Lab work gives us the solutions to problems of everyday clinical relevance to patients Miguel Angel Quintela
The Clinical Research Program at the CNIO has made expeditious haste one of its priorities. The aim is to ensure that patients benefit without undue delay from the results of research carried out at the pre-clinical stage, which the program also supervises. To that end, the CNIO takes part in conducting clinical trials (nine of them, currently) and partners with over 60 hospitals as well as the large pharmaceutical concerns.
To be precise about it, we participate in the development of new cancer drugs and study the mechanisms that determine how tumors respond to or resist those drugs. At the same time, we are looking for biomarkers that allow us to define a more personalized prognosis and course of treatment.
CNIO’s Breast Cancer Clinical Research Unit, headed by Miguel Ángel Quintela, has already paved the way for two new series of independent clinical trials. The Prostate Cancer Clinical Research Unit, under David Olmos, searches for the markers indicating activity or resistance to the principal agents used in countering prostate cancer. At the same time they are investigating the genetic profiles associated with the occurrence of hereditary prostate cancer in the European population.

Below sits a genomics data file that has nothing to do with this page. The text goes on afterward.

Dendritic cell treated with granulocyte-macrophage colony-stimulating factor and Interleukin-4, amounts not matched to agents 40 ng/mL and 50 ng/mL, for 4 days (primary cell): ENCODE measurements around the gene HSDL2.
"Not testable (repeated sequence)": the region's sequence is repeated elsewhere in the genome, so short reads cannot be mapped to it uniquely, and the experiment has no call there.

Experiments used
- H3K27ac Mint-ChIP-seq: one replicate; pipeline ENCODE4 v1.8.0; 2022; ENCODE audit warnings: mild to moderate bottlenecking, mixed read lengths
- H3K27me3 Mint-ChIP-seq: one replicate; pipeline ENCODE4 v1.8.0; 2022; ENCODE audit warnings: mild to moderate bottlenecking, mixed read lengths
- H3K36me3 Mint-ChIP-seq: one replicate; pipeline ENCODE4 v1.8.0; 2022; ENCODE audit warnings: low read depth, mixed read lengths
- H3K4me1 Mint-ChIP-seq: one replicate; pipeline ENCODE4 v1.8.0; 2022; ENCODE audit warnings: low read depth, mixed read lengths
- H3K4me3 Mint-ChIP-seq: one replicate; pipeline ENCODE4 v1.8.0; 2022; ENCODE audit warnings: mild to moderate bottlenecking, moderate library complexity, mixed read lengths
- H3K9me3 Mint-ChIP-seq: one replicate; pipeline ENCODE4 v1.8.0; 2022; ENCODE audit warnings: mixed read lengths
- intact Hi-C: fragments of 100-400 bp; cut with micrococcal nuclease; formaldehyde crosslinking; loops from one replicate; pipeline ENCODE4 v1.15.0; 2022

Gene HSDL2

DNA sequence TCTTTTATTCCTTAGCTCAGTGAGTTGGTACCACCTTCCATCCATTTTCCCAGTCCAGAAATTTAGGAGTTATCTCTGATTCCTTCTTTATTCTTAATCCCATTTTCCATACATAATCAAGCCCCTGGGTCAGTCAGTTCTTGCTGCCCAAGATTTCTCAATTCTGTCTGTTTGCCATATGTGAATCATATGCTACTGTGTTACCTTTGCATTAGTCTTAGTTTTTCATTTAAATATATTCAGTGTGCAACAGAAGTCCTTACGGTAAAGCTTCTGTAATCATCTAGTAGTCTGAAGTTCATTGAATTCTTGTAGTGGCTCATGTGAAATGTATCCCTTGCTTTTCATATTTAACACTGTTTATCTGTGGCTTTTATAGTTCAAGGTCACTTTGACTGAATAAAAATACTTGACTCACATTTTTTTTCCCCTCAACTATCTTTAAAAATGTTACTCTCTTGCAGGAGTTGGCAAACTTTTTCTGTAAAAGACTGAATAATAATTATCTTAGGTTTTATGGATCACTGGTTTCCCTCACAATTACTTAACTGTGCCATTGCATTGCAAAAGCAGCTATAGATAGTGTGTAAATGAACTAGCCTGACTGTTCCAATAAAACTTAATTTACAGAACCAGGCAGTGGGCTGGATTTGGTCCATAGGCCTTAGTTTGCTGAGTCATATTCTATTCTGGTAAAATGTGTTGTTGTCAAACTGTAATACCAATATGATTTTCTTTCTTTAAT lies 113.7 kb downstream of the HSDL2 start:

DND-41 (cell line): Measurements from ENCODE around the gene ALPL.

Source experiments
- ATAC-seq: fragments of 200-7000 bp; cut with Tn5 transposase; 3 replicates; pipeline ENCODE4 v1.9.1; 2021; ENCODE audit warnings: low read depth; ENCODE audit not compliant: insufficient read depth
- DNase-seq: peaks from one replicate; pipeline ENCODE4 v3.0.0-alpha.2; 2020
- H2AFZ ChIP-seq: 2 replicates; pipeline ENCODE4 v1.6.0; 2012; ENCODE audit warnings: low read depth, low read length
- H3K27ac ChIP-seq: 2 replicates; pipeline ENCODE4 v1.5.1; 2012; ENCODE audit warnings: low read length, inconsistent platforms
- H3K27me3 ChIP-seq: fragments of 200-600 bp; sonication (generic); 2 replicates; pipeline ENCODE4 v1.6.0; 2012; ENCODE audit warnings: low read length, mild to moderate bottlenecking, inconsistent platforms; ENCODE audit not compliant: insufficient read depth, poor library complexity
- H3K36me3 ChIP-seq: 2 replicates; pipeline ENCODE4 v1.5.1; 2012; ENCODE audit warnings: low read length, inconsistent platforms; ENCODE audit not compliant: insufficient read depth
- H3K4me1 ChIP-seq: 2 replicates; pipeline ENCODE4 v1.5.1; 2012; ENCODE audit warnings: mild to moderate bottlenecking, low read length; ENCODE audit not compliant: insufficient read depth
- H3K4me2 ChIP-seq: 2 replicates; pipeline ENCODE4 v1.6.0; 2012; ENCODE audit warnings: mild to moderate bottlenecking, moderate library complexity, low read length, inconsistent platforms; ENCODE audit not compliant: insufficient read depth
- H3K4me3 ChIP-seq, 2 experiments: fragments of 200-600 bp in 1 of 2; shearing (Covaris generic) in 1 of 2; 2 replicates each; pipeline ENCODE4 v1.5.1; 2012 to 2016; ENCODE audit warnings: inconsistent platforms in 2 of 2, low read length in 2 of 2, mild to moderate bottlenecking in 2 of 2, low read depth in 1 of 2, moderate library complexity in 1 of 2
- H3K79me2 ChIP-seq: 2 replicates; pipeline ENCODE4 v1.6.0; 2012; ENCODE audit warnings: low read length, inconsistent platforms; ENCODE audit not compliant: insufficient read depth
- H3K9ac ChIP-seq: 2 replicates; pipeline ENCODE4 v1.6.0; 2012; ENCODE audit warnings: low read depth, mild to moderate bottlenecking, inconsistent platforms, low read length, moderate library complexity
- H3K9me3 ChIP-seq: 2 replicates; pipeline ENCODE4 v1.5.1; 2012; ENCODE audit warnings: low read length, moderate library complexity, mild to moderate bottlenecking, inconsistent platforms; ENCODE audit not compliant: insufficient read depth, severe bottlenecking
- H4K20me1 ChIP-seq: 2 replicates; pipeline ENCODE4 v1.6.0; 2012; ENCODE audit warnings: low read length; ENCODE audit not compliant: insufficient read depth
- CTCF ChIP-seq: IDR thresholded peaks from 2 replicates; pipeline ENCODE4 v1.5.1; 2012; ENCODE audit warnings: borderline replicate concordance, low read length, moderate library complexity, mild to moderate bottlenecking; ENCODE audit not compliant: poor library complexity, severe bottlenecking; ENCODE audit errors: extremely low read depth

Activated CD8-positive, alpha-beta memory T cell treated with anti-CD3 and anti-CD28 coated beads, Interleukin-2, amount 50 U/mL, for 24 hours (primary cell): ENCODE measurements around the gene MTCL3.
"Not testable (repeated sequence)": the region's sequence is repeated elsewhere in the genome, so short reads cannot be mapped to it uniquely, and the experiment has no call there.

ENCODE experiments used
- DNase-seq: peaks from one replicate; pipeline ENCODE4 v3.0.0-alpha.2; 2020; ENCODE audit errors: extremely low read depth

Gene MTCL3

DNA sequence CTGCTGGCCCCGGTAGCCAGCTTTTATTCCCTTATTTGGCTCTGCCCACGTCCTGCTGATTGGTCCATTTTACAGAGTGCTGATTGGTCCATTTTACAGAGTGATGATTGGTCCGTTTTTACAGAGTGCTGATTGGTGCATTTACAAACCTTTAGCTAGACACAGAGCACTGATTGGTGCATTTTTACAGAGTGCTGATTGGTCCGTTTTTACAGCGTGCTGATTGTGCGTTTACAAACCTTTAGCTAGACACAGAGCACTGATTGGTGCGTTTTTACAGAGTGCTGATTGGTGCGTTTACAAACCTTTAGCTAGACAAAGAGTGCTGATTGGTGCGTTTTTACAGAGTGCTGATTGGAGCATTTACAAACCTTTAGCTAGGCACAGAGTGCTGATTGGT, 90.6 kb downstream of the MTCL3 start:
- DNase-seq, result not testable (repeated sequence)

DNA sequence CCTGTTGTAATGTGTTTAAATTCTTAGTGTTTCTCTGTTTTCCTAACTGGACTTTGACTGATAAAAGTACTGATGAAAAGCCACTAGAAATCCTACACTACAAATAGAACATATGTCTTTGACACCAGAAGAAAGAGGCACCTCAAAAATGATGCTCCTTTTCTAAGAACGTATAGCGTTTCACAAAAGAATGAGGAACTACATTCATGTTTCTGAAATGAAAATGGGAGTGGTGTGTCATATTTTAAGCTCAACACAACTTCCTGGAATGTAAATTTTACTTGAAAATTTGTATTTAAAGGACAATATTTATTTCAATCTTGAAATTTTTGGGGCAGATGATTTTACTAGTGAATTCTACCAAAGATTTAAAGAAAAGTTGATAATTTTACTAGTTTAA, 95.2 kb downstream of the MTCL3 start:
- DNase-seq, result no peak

In addition to supervising a number of international clinical trials, Luis Paz Ares is in charge of the CNIO’s Lung Cancer Clinical Research Unit, which is tasked with identifying the markers that would allow patients with advanced lung cancer to benefit from more custom-tailored therapies.
Among the results achieved by the team under the direction of Joaquín Martínez-López, the Hematological Cancer Clinical Research Unit has developed new tools for the diagnosis and monitoring of several types of tumor.